Excerpt: Burgess the Bushranger
Scene One
Nelson, New Zealand, 1866. Prison cell stage right signified by a line of steel bars towards the back. Through the bars and running the length of upstage there is the beginning of a construction. By the end of the play the construction will be finished – it will be a gallows for hanging three prisoners. The scene is lit by lamps. Burgess, aged 34, dressed in a suit. He is in shirtsleeves and vest with his jacket hung over the back of the chair he is sitting in. He is writing at a flimsy desk with a quill pen. There is a glass jar with some spring flowers in it on one side of the desk. He stops and reads out what he has just written.
BURGESS: Whoever thou art, whether brother or sister, as we all are in the sight of God, this sordid story is not told for your amusement. My motive is one of love and charity to the fallen and wretched. May you profit by knowing about my career of sin and wickedness. May you thereby flee, while you still have time, from the inevitable fate of eternal ruin.
Murphy, the guard, enters stage right.
MURPHY: There's a visitor for you. Though why a Baptist minister would want to waste his time on scum like you, I wouldn't know.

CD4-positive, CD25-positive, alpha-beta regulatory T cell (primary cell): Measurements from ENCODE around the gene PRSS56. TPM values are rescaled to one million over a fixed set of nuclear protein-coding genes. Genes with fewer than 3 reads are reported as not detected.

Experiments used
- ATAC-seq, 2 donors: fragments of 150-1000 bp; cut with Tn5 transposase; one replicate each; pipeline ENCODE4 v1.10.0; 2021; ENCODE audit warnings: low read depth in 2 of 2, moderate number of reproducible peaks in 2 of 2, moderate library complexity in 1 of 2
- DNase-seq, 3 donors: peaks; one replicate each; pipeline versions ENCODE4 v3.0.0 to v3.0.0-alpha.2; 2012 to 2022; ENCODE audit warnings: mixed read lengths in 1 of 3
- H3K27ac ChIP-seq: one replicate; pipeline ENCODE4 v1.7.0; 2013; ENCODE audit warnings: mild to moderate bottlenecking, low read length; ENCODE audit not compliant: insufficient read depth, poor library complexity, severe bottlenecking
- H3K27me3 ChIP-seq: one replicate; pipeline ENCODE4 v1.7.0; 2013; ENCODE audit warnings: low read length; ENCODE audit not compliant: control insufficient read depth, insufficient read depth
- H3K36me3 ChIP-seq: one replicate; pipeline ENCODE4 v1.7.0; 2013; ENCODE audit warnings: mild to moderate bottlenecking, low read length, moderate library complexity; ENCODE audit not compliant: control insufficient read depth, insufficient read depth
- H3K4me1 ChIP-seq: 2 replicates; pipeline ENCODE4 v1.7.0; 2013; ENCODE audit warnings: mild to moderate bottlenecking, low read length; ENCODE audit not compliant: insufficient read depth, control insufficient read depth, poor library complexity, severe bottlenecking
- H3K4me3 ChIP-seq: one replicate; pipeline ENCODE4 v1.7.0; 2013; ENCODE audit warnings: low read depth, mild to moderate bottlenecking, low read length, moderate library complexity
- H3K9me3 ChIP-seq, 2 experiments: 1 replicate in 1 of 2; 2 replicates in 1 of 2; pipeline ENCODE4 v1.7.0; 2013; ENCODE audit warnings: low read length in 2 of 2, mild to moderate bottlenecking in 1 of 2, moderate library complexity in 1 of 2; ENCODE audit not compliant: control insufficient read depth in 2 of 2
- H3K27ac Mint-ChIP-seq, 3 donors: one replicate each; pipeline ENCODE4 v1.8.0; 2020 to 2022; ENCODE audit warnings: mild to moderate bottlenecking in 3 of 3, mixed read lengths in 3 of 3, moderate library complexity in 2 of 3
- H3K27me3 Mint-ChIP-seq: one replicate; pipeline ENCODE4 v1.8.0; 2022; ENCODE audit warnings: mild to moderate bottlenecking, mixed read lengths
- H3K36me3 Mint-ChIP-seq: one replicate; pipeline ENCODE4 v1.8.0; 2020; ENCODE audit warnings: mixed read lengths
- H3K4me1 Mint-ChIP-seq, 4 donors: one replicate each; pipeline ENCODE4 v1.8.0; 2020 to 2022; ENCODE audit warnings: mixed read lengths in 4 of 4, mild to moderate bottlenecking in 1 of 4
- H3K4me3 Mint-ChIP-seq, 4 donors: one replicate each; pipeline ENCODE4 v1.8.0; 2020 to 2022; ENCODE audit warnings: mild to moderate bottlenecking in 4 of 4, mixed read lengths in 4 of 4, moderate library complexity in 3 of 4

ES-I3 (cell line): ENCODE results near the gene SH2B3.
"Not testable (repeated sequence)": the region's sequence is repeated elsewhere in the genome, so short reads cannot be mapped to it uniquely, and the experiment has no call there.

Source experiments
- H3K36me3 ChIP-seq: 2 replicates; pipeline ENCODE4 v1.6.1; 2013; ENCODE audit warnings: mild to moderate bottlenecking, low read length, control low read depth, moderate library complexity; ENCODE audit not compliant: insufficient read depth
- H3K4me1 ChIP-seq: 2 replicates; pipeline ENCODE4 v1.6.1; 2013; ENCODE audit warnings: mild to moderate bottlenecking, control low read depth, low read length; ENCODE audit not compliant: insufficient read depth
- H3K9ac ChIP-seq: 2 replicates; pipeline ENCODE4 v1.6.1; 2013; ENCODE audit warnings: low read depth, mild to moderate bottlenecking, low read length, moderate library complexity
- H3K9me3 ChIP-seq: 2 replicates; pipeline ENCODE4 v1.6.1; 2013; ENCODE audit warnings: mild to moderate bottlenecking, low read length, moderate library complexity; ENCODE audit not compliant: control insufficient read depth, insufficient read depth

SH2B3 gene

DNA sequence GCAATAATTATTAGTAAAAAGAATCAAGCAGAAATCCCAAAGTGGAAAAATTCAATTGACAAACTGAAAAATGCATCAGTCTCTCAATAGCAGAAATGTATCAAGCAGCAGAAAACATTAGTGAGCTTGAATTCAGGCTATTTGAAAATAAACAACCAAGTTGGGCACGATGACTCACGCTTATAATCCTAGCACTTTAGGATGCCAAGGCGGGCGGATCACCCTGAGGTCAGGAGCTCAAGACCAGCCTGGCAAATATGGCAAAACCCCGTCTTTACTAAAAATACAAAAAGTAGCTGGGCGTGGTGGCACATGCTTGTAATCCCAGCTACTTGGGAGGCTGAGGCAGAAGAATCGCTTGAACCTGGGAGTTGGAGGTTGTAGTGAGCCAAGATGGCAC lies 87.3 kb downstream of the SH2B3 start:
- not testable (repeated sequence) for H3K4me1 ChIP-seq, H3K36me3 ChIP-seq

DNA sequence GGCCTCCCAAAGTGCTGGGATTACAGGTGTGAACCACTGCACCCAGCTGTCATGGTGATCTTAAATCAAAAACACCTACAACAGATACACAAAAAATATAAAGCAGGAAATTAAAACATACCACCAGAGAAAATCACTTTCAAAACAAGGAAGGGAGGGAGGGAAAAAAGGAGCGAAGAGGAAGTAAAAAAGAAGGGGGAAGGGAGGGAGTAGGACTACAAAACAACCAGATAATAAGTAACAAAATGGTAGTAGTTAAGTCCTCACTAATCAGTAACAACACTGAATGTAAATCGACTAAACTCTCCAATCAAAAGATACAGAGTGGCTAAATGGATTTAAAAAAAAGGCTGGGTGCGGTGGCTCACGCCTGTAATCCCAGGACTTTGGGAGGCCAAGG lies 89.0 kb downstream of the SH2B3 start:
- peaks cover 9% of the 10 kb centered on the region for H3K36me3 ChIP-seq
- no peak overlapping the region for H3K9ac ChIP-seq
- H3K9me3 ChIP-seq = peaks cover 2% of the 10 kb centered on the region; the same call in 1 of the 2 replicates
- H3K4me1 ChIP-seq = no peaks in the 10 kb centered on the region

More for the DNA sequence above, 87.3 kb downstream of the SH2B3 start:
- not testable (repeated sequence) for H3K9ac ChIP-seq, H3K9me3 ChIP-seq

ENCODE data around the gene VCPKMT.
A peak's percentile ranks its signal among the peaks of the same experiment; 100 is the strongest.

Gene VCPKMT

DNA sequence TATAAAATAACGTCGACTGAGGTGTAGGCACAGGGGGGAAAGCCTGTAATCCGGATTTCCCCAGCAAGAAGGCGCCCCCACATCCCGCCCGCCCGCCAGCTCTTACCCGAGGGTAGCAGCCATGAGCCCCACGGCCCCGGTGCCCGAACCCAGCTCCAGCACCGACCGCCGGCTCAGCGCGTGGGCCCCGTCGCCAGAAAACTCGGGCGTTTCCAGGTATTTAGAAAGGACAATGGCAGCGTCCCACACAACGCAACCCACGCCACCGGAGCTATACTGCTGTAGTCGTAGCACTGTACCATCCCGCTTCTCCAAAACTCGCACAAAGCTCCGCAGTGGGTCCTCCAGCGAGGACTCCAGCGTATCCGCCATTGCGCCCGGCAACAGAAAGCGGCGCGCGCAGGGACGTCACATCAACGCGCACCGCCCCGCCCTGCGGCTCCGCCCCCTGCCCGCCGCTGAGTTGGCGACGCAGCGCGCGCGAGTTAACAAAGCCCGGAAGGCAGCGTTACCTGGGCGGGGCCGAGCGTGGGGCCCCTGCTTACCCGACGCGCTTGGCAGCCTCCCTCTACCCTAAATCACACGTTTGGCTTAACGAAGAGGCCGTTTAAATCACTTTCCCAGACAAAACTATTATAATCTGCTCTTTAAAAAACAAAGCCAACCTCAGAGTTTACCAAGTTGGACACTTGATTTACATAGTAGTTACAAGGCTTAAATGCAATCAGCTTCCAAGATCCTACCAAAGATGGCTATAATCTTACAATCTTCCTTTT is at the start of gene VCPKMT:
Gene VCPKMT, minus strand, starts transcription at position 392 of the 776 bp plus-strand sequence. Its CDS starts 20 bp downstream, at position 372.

Reverend J. Davis, the Baptist minister, enters stage right as Murphy leaves.
DAVIS: Are you Baptist?
DAVIS: Why did you ask for me, a Baptist minister?
BURGESS: I think Baptists are more ... pragmatic.
DAVIS: I hope you don't mean we compromise our principles.
BURGESS: I mean you can understand there's more than one way of looking at the world.
DAVIS: Are you guilty?
BURGESS: I'm not as guilty as Sullivan. I want to make sure that villain gets his just desserts.
DAVIS: That's not contrition, that's revenge.
BURGESS: Breaks out. I don't thirst for revenge, I thirst for justice. Do you think I'm getting it here? They know Sullivan is lying. But they'll use his testimony to hang us all. Do you call that justice? Or do you call that revenge?
DAVIS: Society has to be able to protect itself.
BURGESS: Quietly. I see you favor revenge.
DAVIS: You don't believe in just punishment?
BURGESS: Cries out again. Oh yes I do! I deserve it, most assuredly. But so does Sullivan. Much more than me. I never in all my life allowed others to suffer for my evil deeds. Sullivan, he's accused two innocents, Kelly and Levy. He'll hang them both to save his own ugly skin!

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